Writing in the Huffington Post the RSPCA’s political campaigner Violet Donohoe has said the organisition will not be “[popping] the corks just yet” over changes to legislation announced by the government. It is noted that the announcement came 2 1/2 years after the first public consultation and 22 years since the “knee jerk and ineffective” Dangerous Dogs Act but that the view is it probably wasn’t worth the wait. It had been hoped that the government would oversee a comprehensive reform of dog laws but instead they are looking at merely amending those already in place. And while the government seems to think that compulsory microchipping is the “silver bullet” to solve the problems caused by irresponsible dog owners the RSPCA point out that nearly 60% of dogs are already microchipped but details on databases are not kept up to date and registered owners contacted often claim they “gave the dog away years ago”. Vilet asks some key questions in her article. Will an owner’s details on the register be regarded as legal proof of ownership of a dog? Will it be made an offence to fail to keep a dog’s microchip up to date? If not then dogs will continue to suffer and irresponsible dog owners will continue to get away with it. Similarly it is all very well the government offering protection to those who are bitten on private property but this does little to stop the dogs biting in the first place. The RSPCA are keen to promote greater education of dog owners and the changes in the law simply don’t do that. Currently the RSPCA, the police and local authroities support the abolition or phasing out of breed specific legislation. In its current form the Dangerous Dogs Act names specific breeds which it considers “dangerous”. These bodies take the view that any dog regardless of breed or type can be dangerous and you need to look at the individual dog’s temprement and the reason for that temprement. There has been no indication that this part of the Act will be amended. Nor is there clarity on whether enforcement bodies will be given greater discretion on when and where dogs can be seized or if deadlines for the filing of behavioral assessments will be set to prevent dogs being impounded for months while investigations are carried out. It is apparent that the changes are far from what the RSPCA hoped for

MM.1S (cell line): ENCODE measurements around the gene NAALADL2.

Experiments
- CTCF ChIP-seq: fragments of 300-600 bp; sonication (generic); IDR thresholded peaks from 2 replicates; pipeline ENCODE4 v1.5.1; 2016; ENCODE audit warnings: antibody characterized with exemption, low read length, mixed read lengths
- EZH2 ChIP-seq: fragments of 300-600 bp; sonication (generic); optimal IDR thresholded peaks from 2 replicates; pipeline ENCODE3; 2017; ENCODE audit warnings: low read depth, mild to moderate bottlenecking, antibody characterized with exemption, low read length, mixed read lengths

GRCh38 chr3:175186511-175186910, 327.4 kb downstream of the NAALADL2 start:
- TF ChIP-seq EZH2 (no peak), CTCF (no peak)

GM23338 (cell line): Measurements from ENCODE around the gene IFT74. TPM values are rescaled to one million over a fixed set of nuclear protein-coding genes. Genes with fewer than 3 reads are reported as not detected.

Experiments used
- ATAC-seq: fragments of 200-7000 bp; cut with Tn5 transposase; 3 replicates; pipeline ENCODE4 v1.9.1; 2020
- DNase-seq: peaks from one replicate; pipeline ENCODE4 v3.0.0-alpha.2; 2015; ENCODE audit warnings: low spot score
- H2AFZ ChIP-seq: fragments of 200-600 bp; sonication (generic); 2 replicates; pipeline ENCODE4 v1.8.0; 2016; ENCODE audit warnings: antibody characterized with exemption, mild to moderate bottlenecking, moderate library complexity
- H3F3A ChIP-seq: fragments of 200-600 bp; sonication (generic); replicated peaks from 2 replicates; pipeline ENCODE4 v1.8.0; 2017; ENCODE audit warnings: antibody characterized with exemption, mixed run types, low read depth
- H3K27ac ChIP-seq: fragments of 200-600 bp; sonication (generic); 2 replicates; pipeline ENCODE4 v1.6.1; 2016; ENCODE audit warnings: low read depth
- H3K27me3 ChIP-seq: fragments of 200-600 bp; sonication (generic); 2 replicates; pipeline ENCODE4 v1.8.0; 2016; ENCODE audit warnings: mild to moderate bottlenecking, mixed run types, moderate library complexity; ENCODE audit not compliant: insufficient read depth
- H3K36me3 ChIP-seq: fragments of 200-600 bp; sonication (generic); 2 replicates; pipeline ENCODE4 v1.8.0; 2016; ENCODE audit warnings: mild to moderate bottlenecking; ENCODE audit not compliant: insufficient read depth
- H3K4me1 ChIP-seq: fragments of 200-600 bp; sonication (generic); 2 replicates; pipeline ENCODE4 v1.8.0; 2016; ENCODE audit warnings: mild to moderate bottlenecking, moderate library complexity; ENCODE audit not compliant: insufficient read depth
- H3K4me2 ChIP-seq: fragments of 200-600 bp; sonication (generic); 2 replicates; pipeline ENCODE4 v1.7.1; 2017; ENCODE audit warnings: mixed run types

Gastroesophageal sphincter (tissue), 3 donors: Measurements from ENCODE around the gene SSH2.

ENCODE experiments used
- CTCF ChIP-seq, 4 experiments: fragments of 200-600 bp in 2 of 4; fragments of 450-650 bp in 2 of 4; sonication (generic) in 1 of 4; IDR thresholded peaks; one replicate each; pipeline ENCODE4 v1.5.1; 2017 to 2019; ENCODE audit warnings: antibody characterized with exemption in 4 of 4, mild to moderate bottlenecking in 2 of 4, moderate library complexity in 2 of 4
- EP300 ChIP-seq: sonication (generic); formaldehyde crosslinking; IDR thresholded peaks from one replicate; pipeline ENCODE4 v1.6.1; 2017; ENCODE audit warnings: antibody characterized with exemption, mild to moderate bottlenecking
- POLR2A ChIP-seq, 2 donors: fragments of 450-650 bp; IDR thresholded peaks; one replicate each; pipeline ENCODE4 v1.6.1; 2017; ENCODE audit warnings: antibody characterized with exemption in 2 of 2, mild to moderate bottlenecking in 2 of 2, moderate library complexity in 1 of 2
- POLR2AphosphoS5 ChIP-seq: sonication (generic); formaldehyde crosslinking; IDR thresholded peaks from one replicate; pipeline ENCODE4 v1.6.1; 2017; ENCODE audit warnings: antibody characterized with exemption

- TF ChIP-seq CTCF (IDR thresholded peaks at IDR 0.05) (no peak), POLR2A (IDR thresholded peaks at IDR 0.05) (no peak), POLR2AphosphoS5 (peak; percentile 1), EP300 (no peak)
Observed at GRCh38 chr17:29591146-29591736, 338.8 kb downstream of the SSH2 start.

RSPCA cautious about new dog laws
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